51

As we know, for X86 architecture: After we press the power button, machine starts to execute code at 0xFFFFFFF0, then it starts to execute code in BIOS in order to do hardware initialization. After BIOS execution, it use bootloader to load the OS image into memory. At the end, OS code starts to run. For ARM architecture, what is the booting process after use press the power button? Thanks!

  • ARM processors are used in many different applications and boards. The specific board with the processor is free to wake that processor any way it wants. Did you have specific hardware in mind? – Chris H May 26 '11 at 14:13
  • Hi Chris, Thanks for your comments. I am going to play with A8 or A9 development boards. From arm.com, development board for A8 is Beagle Board, for A9 is Panda Board. My purpose is to do trust zone testing. I would appreciate if you could give me some suggestions? Which board I should buy(personally, I perfer A9 because it is newer)? what is the booting sequence for A9/A8? Does Booting process involve trust zone operation? – Fengwei Zhang Jun 1 '11 at 15:30
  • Chingchingwa spies – Dehbop Sep 14 at 8:14
61

Currently, there are two exception models in the ARM architecture (reset is considered a kind of exception):

The classic model, used in pre-Cortex chip and current Cortex-A/R chips. In it, the memory at 0 contains several exception handlers:

 Offset  Handler
 ===============
 00      Reset 
 04      Undefined Instruction
 08      Supervisor Call (SVC)
 0C      Prefetch Abort
 10      Data Abort
 14      (Reserved)
 18      Interrupt (IRQ)
 1C      Fast Interrupt (FIQ)

When the exception happens, the processor just starts execution from a specific offset, so usually this table contains single-instruction branches to the complete handlers further in the code. A typical classic vector table looks like following:

00000000   LDR   PC, =Reset
00000004   LDR   PC, =Undef
00000008   LDR   PC, =SVC
0000000C   LDR   PC, =PrefAbort
00000010   LDR   PC, =DataAbort
00000014   NOP
00000018   LDR   PC, =IRQ
0000001C   LDR   PC, =FIQ

At runtime, the vector table can be relocated to 0xFFFF0000, which is often implemented as a tightly-coupled memory range for the fastest exception handling. However, the power-on reset usually begins at 0x00000000 (but in some chips can be set to 0xFFFF0000 by a processor pin).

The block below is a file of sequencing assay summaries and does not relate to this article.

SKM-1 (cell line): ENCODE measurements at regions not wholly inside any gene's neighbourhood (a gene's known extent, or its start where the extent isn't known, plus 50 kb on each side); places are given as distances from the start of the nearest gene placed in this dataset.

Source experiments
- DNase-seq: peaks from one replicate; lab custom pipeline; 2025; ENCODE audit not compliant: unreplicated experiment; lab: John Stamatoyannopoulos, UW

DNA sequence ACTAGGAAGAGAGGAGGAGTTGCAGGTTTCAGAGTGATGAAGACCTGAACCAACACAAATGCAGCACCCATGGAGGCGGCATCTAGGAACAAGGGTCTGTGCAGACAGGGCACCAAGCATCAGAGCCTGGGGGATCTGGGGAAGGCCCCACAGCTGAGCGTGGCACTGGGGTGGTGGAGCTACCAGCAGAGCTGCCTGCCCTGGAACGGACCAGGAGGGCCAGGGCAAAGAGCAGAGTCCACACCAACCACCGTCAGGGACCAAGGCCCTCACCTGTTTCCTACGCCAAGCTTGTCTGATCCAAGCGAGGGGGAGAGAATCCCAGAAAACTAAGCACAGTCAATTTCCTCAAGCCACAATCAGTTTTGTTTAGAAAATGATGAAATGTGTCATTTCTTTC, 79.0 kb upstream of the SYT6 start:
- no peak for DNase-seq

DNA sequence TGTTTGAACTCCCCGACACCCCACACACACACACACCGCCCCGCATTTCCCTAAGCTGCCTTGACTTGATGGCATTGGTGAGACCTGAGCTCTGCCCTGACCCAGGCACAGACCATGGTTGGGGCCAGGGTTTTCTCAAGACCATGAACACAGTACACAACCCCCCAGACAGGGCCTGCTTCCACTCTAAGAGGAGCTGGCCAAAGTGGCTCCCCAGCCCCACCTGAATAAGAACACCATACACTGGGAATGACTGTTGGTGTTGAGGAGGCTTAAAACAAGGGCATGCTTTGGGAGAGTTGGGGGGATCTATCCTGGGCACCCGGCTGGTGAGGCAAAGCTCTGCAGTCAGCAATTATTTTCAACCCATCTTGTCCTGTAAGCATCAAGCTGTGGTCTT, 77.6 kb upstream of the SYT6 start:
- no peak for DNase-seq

The new microcontroller model is used in the Cortex-M line of chips. There, the vector table at 0 is actually a table of vectors (pointers), not instructions. The first entry contains the start-up value for the SP register, the second is the reset vector. This allows writing the reset handler directly in C, since the processor sets up the stack. Again, the table can be relocated at runtime. The typical vector table for Cortex-M begins like this:

__Vectors       DCD     __initial_sp              ; Top of Stack
                DCD     Reset_Handler             ; Reset Handler
                DCD     NMI_Handler               ; NMI Handler
                DCD     HardFault_Handler         ; Hard Fault Handler
                DCD     MemManage_Handler         ; MPU Fault Handler
                DCD     BusFault_Handler          ; Bus Fault Handler
                DCD     UsageFault_Handler        ; Usage Fault Handler
                [...more vectors...]

Note that in the modern complex chips such as OMAP3 or Apple's A4 the first piece of code which is executed is usually not user code but the on-chip Boot ROM. It might check various conditions to determine where to load the user code from and whether to load it at all (e.g. it could require a valid digital signature). In such cases, the user code might have to conform to different start-up conventions.

  • 7